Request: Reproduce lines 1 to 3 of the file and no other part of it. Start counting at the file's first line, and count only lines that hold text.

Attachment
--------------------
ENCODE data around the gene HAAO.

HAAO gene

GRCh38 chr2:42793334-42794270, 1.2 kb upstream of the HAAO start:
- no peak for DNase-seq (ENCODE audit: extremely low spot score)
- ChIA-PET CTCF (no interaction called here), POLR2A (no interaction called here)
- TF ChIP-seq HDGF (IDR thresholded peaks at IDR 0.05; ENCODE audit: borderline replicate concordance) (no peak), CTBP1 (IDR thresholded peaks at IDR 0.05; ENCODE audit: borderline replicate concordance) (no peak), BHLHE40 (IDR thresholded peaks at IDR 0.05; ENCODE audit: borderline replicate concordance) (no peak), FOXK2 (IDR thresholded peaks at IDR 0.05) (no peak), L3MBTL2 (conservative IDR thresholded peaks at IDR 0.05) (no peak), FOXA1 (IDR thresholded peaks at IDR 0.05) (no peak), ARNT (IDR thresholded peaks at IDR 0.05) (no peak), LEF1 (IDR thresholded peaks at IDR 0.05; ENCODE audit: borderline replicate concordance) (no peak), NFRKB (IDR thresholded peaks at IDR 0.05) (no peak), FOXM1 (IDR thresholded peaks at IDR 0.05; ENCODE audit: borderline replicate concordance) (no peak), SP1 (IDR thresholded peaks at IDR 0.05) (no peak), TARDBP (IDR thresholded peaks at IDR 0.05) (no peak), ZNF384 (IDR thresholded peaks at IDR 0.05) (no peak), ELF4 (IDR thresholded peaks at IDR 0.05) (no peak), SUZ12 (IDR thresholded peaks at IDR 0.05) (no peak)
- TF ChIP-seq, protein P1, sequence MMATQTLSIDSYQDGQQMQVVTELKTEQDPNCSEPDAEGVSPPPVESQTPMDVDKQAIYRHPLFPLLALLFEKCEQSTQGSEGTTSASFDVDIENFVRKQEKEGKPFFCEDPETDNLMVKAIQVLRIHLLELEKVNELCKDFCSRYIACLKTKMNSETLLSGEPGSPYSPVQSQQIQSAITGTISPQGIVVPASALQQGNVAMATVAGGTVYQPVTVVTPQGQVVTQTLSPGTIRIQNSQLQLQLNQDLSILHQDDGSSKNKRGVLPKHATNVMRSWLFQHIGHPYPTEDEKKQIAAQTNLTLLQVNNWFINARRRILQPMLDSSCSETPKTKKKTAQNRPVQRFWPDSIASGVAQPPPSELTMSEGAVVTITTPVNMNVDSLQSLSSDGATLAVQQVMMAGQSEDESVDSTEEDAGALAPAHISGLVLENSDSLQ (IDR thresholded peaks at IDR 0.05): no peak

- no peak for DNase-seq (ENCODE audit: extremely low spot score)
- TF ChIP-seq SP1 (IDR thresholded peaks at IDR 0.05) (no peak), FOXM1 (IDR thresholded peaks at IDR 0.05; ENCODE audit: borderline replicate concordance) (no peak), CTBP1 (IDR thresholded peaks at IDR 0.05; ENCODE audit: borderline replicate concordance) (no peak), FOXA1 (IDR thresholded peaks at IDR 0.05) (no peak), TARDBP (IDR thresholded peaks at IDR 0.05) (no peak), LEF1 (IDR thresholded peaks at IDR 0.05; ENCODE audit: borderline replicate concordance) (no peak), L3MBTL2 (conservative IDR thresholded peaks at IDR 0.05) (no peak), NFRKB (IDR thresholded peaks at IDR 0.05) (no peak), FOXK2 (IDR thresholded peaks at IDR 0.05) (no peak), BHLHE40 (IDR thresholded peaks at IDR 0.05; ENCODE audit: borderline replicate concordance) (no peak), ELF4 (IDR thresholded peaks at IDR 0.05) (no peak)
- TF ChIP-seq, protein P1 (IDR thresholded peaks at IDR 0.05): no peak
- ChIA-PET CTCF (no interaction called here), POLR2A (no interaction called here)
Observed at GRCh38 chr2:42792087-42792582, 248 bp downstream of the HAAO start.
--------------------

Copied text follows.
ENCODE data around the gene HAAO.

HAAO gene

GRCh38 chr2:42793334-42794270, 1.2 kb upstream of the HAAO start: